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The Midwest has lost 57 billion metric tons of topsoil over the last 160 years, new study finds

 Umass Amherst geosciences professor Isaac Larsen stands on the drop-off that separates the native prairie from farmland at Stinson Prairie, Iowa.
Umass Amherst
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Umass Amherst geosciences professor Isaac Larsen stands on the drop-off that separates the native prairie from farmland at Stinson Prairie, Iowa.

A few years ago, Isaac Larsen attended a wedding at a pioneer church in Minnesota. After the ceremony, he wandered around a cemetery by the church.

He noticed the cemetery, which had never been tilled, was at least a foot higher than a corn field just on the other side of a fence.

“That was one of those ‘lightbulb’ moments that told me that a lot of soil had been eroded from that field since the founding of the church,” Larsen said.

The University of Massachusetts Amherst geosciences professor and his co-researchers have released a new study that found topsoil in the Midwest is eroding at an average rate of 1.9 millimeters per year. They measured elevation differences between native prairie and farm fields at about 20 sites, the majority in central Iowa, with some in Illinois, Minnesota, South Dakota, Kansas and Nebraska.

The researchers estimate the Midwest has lost 57.6 billion metric tons of topsoil since farmers began tilling 160 years ago. This erosion, Larsen said, makes it more difficult and more expensive to grow crops.

“We’re going to need to feed more people in the future,” he said, “and degraded soils that have lost their organic rich horizons just aren’t as productive.”

The solution, Larsen said, is to adopt no-till farming. “It’s not some unsolvable problem.”

In Iowa, never-farmed prairie is one of the rarest ecosystems besides oak savanna, said Emily Martin, the conservation programs coordinator for the Iowa Natural Heritage Foundation. The group helped the researchers identify prairie sites throughout the state where they could take measurements.

Martin said the study’s findings that topsoil is eroding at an average rate of 1.9 millimeters per year is “a shocking number. But it’s not surprising either.” She said conservation groups like the Iowa Natural Heritage Foundation need to work with farmers to protect land and further integrate conservation with agriculture.

As topsoil thins, soil productivity declines. Iowa State University agronomy professor Richard Cruse said farmers can lose 50%-70% of their yield potential because of the loss of topsoil.

“When you’re talking about that, you’re also talking about sustainability or resilience, the potential for an area to produce under good times and bad,” Cruse said. “The loss of soil reduces that capacity.”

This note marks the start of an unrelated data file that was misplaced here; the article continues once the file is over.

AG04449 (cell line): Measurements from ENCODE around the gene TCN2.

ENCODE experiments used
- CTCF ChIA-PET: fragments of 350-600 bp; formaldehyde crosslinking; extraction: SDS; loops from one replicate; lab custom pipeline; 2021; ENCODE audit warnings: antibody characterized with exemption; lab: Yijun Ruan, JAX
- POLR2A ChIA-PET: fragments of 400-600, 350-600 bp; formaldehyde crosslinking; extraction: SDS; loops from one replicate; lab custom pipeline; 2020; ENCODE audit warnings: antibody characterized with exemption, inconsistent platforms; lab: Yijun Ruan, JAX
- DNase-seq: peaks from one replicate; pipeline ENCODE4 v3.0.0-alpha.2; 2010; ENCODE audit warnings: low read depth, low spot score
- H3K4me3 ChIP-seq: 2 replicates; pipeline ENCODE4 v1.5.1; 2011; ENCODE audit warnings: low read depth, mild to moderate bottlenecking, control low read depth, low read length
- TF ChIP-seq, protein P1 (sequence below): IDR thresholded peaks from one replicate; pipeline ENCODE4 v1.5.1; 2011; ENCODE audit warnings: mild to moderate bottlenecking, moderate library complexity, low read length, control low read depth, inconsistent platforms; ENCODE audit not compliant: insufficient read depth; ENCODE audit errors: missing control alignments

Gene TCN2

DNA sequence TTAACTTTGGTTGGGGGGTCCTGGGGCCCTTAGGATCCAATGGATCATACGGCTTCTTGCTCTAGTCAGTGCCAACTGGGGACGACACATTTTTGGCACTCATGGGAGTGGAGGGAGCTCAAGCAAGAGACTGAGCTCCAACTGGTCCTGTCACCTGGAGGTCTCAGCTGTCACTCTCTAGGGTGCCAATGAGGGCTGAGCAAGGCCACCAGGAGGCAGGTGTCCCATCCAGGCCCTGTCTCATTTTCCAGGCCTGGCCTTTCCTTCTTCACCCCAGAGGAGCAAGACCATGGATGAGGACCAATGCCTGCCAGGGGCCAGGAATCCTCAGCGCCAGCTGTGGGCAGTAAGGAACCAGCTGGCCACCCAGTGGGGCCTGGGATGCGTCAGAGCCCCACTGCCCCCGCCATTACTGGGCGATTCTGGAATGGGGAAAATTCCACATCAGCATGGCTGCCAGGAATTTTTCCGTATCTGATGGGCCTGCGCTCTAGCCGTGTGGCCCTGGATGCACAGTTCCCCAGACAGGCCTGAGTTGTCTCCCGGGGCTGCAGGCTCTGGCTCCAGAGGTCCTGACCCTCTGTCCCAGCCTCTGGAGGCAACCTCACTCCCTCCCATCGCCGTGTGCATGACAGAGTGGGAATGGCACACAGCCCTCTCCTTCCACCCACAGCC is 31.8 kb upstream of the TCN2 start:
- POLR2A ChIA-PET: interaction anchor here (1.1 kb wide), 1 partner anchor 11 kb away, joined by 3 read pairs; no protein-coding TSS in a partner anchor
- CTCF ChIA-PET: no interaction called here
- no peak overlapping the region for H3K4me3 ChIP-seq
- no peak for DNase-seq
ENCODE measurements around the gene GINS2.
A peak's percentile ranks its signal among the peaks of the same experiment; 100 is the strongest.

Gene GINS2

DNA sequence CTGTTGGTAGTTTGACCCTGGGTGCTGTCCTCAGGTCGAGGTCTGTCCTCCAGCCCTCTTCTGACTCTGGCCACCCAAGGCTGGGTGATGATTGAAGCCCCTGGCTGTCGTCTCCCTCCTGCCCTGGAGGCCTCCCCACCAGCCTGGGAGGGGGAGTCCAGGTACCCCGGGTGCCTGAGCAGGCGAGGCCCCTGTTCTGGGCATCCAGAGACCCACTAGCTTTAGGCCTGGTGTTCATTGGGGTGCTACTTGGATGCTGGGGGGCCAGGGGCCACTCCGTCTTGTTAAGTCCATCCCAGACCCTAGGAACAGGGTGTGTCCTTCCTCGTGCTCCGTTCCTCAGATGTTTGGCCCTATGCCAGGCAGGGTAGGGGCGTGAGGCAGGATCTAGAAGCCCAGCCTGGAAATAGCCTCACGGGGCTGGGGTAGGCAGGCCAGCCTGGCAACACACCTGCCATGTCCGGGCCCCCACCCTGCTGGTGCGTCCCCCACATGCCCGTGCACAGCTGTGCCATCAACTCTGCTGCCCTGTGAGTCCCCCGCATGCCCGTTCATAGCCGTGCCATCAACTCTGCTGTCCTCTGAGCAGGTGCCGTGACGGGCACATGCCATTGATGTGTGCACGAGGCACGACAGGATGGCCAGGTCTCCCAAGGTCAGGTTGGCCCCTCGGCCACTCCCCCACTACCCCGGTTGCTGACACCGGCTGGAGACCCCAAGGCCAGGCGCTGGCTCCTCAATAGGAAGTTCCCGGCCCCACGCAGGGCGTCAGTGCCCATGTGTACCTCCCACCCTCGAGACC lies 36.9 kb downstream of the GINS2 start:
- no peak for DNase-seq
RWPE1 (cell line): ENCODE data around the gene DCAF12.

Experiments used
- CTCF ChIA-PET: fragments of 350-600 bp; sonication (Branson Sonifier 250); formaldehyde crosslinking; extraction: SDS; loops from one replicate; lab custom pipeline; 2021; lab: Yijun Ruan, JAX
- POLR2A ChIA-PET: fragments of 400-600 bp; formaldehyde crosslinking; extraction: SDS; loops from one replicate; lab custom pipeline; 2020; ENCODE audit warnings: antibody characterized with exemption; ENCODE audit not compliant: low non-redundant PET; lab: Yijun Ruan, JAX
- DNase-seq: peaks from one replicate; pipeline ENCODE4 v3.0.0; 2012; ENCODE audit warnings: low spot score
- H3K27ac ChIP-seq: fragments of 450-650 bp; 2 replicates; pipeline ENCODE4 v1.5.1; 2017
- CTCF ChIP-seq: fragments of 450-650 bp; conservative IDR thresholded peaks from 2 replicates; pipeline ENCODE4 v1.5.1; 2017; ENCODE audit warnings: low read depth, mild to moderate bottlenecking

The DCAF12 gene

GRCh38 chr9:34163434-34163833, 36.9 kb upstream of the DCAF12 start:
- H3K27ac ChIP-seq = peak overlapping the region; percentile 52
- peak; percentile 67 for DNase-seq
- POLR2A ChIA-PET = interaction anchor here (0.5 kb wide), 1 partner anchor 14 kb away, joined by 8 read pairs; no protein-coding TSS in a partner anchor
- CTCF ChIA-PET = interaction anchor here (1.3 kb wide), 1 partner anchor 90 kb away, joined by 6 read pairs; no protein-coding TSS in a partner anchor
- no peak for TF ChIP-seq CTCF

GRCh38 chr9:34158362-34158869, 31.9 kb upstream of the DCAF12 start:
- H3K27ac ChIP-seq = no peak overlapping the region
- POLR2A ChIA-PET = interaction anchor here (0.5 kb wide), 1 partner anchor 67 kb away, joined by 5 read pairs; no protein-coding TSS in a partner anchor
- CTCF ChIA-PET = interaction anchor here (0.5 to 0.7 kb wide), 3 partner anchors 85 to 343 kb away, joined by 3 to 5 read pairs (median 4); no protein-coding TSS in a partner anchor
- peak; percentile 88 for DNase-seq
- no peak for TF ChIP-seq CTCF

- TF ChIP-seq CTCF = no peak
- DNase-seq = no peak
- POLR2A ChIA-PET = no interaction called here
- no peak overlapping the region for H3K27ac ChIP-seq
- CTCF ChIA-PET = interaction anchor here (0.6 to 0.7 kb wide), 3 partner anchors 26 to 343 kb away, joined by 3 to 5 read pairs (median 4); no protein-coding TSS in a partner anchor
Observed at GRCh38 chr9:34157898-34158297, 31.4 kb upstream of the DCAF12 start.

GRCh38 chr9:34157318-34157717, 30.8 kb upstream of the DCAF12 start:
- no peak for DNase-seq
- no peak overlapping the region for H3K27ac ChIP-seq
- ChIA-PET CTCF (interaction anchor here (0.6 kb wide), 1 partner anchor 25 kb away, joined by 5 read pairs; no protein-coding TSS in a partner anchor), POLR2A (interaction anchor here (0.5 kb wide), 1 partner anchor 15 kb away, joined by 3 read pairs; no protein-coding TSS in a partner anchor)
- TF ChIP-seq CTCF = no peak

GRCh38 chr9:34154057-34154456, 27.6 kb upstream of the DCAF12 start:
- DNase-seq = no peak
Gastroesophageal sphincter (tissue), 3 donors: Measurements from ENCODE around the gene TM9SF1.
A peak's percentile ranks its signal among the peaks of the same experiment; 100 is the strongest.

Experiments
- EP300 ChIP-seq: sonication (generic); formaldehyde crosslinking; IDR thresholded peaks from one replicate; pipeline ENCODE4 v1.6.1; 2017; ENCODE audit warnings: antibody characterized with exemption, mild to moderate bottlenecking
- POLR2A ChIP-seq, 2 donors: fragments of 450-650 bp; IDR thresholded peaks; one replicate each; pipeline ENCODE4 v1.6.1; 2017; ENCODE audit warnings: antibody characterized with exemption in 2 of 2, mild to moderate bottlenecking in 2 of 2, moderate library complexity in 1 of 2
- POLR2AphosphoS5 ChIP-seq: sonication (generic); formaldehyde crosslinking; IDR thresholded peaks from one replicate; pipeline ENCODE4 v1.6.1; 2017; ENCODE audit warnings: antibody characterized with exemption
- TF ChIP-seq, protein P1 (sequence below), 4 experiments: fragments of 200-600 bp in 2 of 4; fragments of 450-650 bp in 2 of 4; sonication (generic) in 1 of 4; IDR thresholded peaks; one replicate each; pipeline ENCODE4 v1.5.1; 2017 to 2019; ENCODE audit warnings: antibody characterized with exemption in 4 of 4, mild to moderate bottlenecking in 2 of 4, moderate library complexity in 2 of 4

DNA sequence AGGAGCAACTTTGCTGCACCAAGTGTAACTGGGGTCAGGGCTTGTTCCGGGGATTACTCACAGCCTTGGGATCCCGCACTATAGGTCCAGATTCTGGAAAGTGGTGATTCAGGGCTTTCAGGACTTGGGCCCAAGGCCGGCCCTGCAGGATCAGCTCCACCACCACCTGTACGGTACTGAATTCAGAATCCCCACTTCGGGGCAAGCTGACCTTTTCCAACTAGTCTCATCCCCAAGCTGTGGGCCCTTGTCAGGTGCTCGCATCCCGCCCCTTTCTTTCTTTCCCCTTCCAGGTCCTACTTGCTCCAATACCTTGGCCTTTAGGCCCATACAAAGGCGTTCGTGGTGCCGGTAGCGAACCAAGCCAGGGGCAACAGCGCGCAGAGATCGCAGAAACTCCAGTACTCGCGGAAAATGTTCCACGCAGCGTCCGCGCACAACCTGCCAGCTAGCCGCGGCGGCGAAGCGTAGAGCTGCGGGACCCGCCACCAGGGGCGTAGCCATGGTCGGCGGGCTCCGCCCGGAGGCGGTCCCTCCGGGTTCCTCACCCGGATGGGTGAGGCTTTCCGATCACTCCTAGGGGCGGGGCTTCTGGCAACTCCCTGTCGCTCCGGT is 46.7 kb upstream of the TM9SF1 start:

Cruse, who said he thought the study was “done pretty well,” added that topsoil isn’t gone. Most of the topsoil that moves because of erosion is deposited in the same field downslope. But that still affects production potential, he said.

“The loss from the hillslope, where it is progressively thinning, has a much bigger negative impact on production than does the accumulation of that on the soil downslope which already has more than adequate topsoil to produce,” he said.

Cruse added a little less than a third of Iowa’s soils are no-tilled, so “it is realistic” to stop tillage, he said.

“By and large, we have the technology now to make no-till work or something that approximates it, maybe strip till,” Cruse said. “So it's realistic. It’s more challenging with some soils than others.”

Some farmers are already no-till. The U.S. Department of Agriculture said in August 2021 that 21 percent of all cultivated cropland acres are continuous no-till.

Austin Charlson grows corn and soybeans in Wright County, Iowa. About 75 percent-85 percent of his acres have been no-till for seven years — primarily because when he started farming he had no equipment. He says he’s noticed a difference in the soil of his no-till acres.

“I'll take a spade out in the field and I'll step in, dig out a section of soil and the texture is evolving,” Charlson said. “For one thing, there's more earthworm holes, so that promotes water going down and oxygen going down to the roots. Earthworms add fertility and they help break up the soil.”

Charlson said his soils are “more crumbly” whereas other soils he’s seen on a field that’s been tilled and cultivated are more granular, “really fine like a powder,” he said.

“Right now we're in drought-ish conditions, but no-till is helping to reserve my water reserves. It’s helping to retain my subsoil moisture, or the water that my crops need to grow,” he said.

But Charlson said he has experienced some frustrations with no-till. Depending on the moisture conditions, the soil can be hard without tillage, which doesn’t allow for a good seedbed, he said.

“It’s been a challenge,” he said. “I’m constantly learning, I’m trying to modify things and make it better.”

The soil erosion study was published in the journal Earth’s Future.

Follow Katie on Twitter: @katiepeikes 

Harvest Public Media reports on food systems, agriculture and rural issues through a collaborative network of NPR stations throughout the Midwest and Plains.
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Katie Peikes is IPR's agriculture reporter